Fire Emergency Plans

Understanding the importance of a Fire emergency plan is critical for any organisation, small, medium or large. It’s more than just about procedures, it can be a life saver! When a fire breaks out, there will most probably be panic, uncertainty and confusion. But with a robust and solid fire emergency plan, safety and response will become the default.

Discovery of a fire – The first moments of discovering a fire are important. Stay calm and assess the situation. Is the fire small enough for you to tackle with the appropriate fire extinguisher. If not then evacuate the area immediately. 

Raising the alarm – Whether a small or large fire, make sure everyone knows there is a fire by raising the alarm. Depending on the size of your premises, this could be a shout of “Fire”, a rotary bell or an automatic fire alarm. Everyone within the premises needs to know there is an incident going on close by.

Means of notifying the Fire service – Notifying the fire service irrespective if an automatic fire alarm has been activated or you employ an alarm receiving center must be a top priority. Nominating a member of staff to phone the fire service should also be arranged. Attending fire appliances who are aware of  multiple calls will ensure they are in the best position to be prepared for the incident. These points could be the difference from minor damage to catastrophic damage.

Evacuation plans including those at risk – Your evacuation plan should be inclusive and take all those at risk into consideration. Individuals who have mobility issues, are hard of hearing, have visual impairment and anyone else that requires assistance must be included in the evacuation plan. There could be more than one plan for staff who work at night time, early mornings, lone working etc.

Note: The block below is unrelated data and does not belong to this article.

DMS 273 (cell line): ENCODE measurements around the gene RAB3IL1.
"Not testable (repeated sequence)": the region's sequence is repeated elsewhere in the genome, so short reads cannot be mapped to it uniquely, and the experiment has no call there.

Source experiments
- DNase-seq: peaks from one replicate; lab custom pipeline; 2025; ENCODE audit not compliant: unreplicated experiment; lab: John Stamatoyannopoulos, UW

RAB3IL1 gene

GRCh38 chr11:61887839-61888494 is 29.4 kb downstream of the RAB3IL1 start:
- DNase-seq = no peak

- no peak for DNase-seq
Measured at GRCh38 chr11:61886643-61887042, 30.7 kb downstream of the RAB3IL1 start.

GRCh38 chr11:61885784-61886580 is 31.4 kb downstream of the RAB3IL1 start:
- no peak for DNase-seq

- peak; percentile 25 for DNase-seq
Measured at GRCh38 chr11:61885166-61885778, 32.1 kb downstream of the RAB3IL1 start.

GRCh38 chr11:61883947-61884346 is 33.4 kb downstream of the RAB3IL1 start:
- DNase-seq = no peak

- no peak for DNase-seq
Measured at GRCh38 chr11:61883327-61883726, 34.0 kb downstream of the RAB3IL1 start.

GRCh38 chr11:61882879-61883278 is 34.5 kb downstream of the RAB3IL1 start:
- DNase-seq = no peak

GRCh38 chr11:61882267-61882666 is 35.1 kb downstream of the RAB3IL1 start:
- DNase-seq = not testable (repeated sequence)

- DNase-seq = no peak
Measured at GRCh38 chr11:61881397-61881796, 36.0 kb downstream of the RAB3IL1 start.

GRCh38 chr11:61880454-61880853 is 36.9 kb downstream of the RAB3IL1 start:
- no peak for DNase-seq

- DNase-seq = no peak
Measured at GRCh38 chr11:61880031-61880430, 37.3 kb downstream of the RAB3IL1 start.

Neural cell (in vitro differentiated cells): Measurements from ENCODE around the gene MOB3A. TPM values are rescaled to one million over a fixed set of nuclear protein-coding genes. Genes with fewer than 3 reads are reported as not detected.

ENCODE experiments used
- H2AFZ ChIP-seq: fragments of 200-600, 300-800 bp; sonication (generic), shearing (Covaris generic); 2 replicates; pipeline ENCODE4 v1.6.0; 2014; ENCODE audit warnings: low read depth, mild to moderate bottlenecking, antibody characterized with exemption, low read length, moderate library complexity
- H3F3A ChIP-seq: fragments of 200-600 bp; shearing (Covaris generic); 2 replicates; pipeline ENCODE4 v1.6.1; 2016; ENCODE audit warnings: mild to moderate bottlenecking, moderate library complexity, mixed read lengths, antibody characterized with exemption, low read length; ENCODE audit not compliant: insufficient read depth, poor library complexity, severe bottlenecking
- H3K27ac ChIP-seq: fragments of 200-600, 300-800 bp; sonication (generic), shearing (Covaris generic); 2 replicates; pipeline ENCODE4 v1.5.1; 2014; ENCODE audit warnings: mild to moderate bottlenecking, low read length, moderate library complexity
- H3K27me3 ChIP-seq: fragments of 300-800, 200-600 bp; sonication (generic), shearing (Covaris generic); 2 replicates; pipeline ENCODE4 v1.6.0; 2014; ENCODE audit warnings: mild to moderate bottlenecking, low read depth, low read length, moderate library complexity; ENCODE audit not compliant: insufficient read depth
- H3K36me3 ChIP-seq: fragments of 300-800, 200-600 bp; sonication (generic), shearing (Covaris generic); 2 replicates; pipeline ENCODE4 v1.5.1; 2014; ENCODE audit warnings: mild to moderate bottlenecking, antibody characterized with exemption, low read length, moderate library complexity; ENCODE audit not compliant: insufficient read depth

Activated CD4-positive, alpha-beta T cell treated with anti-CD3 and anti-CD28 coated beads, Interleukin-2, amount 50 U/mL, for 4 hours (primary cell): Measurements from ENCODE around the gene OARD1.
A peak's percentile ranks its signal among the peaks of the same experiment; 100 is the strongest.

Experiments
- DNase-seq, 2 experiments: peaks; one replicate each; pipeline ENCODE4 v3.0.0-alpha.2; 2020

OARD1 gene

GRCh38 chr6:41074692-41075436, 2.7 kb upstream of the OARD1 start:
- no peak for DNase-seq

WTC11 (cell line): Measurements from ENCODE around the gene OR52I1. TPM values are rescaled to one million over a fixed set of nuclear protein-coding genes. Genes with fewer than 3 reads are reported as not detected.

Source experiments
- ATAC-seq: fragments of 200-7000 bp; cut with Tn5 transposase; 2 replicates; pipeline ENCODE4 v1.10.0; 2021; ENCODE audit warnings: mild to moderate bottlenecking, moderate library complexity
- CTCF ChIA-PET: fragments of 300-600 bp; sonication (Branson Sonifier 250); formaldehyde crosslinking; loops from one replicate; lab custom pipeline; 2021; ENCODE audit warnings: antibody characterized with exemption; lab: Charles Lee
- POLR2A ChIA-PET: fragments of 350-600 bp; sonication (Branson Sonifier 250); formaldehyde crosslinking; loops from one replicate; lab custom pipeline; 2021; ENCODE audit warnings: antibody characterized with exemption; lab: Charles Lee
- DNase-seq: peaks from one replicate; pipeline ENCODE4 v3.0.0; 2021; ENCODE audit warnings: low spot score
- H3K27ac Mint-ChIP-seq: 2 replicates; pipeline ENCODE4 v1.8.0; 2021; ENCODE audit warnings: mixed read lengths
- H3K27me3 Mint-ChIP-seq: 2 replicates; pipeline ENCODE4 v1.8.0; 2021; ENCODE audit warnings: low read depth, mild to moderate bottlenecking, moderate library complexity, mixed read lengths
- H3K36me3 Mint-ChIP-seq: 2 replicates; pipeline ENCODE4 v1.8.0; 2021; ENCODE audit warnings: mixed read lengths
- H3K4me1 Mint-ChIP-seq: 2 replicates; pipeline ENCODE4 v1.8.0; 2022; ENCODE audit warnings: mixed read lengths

Power and process isolation – Mainly for commercial kitchens or on industrial site but having a procedure in place to isolate any power or process will ensure not only the safety of Firefighters but also, another fire is not indirectly caused by leaving ovens or industrial machinery running during an evacuation.

Safe place of Assembly  Assembly points should be away from the building but within a distance that a role call can be taken, be known to all staff members and preferably provide some sort of protection from the weather elements. There is currently no set distance an assembly point needs to be from a building.

The above are the first 6 points of an Fire emergency plan. More to follow in the next blog.

A fire emergency action plan template can be found on the London Fire brigade website

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